14 July 2022


I am glad that Alcuin Reid gave new life to The Ceremonies of the Roman Rite, and, moreover, that a new edition was called for. But that highly valuable book is not the only thing O'Connell did. I have before me the 1942 edition of his three volume The Celebration of Mass. (I believe the 1962 one-volume edition has been reproduced. But my own preference is for manuals antedating entirely the long process of fiddling which was inaugurated by Pius XII.)

TCOM contains a wealth of information about how traditional Western Liturgy was done. It brings back for me memories of Mass-practices in 1967 at S Stephen's House under Derek Allen ... the gentle way he checked whether we really had learned off by heart the texts (Suscipe ...) you need to do from memory. I recall one such occasion when I was doing my best not to trip over my new cassock, fresh from Wolverhampton ... what a great day it was when Noel Vasey brought our new cassocks ... invariably, in accordance with the Staggers tradition, with 39 buttons down the front in honour of the XXXIX Articles, so that one could sew the Canon of Scripture or the Royal Supremacy back on when it became loose ...

I said Oremus at the foot of the Altar and set off towards it saying the Aufer a nobis only to be stopped dead in my tracks with "No; you start off with your right foot".We learned arcane mysteries such as the need, when the rubrics say extensis manibus to hold the hands strictly facing each other so that the Sacerdotal Energies would bounce back and forth from palm to palm until, at the Hanc igitur, one brought them down in full force upon the elements. None of this modern rubbish about waving ones hands around in the vicinity of ones ears.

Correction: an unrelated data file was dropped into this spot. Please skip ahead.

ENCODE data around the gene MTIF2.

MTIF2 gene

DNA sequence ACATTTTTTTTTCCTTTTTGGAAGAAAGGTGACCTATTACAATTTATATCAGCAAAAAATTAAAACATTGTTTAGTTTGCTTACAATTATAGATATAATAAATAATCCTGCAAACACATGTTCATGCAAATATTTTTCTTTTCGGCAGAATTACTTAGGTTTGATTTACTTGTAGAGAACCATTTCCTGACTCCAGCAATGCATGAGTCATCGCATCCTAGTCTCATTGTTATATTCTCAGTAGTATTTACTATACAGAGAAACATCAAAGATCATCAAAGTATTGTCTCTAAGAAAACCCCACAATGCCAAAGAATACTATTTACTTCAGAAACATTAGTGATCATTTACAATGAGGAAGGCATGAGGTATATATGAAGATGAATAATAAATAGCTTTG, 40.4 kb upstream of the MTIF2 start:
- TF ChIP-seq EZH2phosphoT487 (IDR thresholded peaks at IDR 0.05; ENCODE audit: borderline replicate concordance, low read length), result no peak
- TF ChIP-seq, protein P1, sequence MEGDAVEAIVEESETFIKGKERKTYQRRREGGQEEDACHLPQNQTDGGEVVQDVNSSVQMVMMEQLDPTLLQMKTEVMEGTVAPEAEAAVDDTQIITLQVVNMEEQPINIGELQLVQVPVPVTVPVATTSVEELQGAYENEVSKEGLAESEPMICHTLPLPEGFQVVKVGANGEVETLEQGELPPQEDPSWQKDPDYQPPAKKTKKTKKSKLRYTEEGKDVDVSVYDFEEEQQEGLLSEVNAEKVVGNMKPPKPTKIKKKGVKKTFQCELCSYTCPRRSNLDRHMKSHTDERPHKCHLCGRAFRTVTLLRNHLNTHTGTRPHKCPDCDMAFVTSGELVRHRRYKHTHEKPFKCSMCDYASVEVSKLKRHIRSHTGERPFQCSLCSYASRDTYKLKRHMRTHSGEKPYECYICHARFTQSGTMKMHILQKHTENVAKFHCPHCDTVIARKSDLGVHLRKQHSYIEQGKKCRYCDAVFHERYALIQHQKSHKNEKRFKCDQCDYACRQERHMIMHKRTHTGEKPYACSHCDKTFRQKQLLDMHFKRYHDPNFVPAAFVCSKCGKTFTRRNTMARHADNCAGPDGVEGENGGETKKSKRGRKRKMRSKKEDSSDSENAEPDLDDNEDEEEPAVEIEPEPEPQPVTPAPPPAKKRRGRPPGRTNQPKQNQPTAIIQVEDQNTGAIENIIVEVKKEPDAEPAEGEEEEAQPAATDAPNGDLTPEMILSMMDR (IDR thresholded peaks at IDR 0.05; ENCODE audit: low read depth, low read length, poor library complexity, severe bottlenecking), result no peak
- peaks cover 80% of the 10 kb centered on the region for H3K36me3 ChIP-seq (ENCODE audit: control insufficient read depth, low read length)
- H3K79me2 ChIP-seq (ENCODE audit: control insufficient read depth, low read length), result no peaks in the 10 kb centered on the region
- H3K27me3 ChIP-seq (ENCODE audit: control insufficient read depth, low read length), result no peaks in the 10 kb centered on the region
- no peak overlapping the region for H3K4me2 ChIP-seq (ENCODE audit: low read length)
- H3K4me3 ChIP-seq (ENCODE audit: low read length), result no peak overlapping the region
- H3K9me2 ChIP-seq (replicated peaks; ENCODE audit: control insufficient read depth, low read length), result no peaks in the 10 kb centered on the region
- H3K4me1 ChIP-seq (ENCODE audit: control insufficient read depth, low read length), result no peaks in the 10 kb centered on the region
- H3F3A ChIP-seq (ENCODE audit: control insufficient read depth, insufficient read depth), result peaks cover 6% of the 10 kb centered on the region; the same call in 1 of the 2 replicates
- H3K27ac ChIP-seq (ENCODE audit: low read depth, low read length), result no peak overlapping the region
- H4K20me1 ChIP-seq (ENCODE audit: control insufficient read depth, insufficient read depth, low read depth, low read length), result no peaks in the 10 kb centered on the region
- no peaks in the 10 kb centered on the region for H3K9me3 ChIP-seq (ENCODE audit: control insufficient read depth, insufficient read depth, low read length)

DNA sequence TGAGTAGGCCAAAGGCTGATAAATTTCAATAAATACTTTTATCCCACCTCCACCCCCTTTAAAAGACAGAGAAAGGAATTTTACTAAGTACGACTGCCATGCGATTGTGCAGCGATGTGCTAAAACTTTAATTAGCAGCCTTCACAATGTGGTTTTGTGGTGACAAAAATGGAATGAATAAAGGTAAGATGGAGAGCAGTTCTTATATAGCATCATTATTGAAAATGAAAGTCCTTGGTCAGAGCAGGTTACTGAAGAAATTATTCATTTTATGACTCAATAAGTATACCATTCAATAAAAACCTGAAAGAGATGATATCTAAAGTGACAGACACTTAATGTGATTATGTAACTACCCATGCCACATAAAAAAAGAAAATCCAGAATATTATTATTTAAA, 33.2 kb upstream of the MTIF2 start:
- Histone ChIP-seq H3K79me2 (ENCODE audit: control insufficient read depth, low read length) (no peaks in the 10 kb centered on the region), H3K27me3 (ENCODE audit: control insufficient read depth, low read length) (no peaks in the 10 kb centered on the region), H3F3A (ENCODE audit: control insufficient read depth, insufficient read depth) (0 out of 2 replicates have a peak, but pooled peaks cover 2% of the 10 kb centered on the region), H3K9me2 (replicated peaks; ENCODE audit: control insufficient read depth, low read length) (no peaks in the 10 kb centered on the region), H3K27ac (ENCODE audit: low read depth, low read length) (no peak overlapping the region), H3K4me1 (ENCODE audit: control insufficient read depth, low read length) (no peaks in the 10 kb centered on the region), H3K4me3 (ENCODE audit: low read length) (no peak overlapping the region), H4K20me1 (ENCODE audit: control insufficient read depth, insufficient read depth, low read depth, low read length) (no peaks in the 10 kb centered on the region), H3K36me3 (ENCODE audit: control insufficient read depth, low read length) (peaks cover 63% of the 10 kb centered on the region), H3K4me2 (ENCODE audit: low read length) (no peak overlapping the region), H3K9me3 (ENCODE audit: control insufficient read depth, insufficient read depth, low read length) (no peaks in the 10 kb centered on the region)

Little did we all know that, in 1967, we were the very last generation to be taught the old Mass as a matter of course at seminary ... until the happy days of Revival arrived.

TCOM has extensive sections on the role of custom in liturgical law. It is of some interest in as far as it rebuts the notion, entertained both by friends and enemies of the Old Rite, that it was a matter of rigid and inflexible rules. On the contrary; O'Connell explained how customs praeter and even contra legem could acquire by custom the force of law, and had indeed done so in SCR decisions.

By the generosity of a reader, I have a fair bit of JBO'C's library. Another friend has told me that, in old age, he would attend the Capitular Mass at Prinknash, kneeling in choir and saying his rosary.

1 comment:

Adrian Furse said...

I was under the impression that the 39 buttons on a House Cassock refer to the number of stripes Our Lord received at His Scourging: two score less one. In the same way the 33 on a Roman Cassock refer to the years of Our Lord's Earthly Life. Of course it may just refer to the number on a cassock on an image of a Belgian priest which Fr Couratin shewed to Mr Vasey. Nescio!